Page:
My preparations for a recent trip to the Netherlands city of Maastricht included looking up ‘things to buy in Maastricht’. Along with coffee, chocolate, pastries, and little china statues of saints, I was intrigued to see that tourists can buy copies of the Leesplankje or Reading Board made for children learning to read Mestreechs. This is the local dialect of Limburgish, itself a variant of Dutch (either a dialect or different language according to who you read).
In the hotel room we had a welcome notice written in Mestreechs. Although the rest of the note was in both Dutch and English, the poem was not.
I downloaded to my phone the Google Translate for Dutch, which struggled to cope:
So I asked the hotel receptionist, who told me it means:
Welcome to Maastricht!
Where we speak the language in a comic way.
Where our hearts are full of beautiful things,
Where we stay loyal to our city
Standing next to our father and mother
This is our Fatherland
From the people of Maastricht.
Written by Paul Chambille de Beamont, 1927.
Keen to know more about Mestreechs and the Leesplankje, I was able to find out from a website in Dutch that the Leesplankje was a system of reading instruction used in Dutch from the late 19th century to mid 20th century. Each child had a board with pictures and the main sounds in the language, and a box of cards with other words which they then put on the ledge in front of the right picture/sound. I asked about them in Maastricht bookshops, but although people knew what Leesplankje were, no one knew much about them.
A the Tourist Information Centre I bought a Leesplankje reproduction, as well as a couple of postcards in Mestreechs. My favourite was the one which translates into ‘That gives me goosebumps’ (in Dutch ‘kippenvel’, or chicken skin). I thought I had better check what giving someone goosebumps implies, because I wanted to send it to a Dutch friend and was not sure if it had some sort of negative meaning! But evidently not. The staff told me that the Mesteechs word for goosebumps, ‘sjevraoje’, actually comes from the French ‘chaud-froid’ – when written in Mestreechs it looks so different that even some speakers of both languages had not realised the connection when I checked with them.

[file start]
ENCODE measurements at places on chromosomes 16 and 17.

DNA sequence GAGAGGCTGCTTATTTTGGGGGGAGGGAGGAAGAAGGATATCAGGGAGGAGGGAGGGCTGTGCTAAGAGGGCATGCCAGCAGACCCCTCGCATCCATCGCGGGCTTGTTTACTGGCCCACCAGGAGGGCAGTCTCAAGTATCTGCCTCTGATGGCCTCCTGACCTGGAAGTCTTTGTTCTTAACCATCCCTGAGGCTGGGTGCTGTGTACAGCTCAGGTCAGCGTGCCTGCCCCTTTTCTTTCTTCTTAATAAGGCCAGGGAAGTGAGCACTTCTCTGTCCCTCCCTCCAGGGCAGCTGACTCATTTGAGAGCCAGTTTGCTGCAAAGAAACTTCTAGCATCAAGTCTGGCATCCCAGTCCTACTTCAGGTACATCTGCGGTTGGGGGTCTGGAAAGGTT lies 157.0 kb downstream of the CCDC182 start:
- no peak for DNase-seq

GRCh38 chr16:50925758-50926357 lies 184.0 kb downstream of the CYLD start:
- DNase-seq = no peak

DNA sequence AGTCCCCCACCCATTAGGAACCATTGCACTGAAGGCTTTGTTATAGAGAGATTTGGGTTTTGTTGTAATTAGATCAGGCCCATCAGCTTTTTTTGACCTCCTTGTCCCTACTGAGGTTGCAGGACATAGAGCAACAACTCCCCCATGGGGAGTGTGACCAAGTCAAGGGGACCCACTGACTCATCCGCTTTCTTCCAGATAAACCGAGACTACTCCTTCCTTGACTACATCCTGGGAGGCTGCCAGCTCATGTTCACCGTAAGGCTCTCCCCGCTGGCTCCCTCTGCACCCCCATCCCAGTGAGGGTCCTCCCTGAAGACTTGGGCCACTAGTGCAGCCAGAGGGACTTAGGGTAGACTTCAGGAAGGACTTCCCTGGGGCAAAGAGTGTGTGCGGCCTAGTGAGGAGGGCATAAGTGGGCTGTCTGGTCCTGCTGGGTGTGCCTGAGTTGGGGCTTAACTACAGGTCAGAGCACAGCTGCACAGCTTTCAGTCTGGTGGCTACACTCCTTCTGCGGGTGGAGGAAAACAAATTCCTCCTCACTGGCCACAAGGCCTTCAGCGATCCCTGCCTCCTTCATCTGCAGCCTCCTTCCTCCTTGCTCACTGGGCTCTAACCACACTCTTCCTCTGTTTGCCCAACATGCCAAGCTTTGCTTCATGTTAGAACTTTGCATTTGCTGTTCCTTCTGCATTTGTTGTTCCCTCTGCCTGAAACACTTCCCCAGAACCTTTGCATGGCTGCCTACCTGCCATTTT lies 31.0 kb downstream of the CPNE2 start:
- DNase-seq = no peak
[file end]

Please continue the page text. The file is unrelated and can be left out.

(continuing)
There does not seem to be much else written in Mestreechs, although I did see a book of stories written and illustrated by children, and a few bilingual street signs in the old town.
Maastricht is the ‘birthplace of the euro’, symbol of a unifying Europe, but linguistically it seems that some of the old diversity is being maintained for now – people I met said that Mestreechs is still being spoken in their families. I tried out a few words but did not get much indication of understanding – possibly because my pronunciation was weird, or that people do not expect to hear foreigners speak Mestreechs? Perhaps the Maastricht Tourist Information Centre could add a list of everyday phrases to their repertoire of souvenirs for future visitors.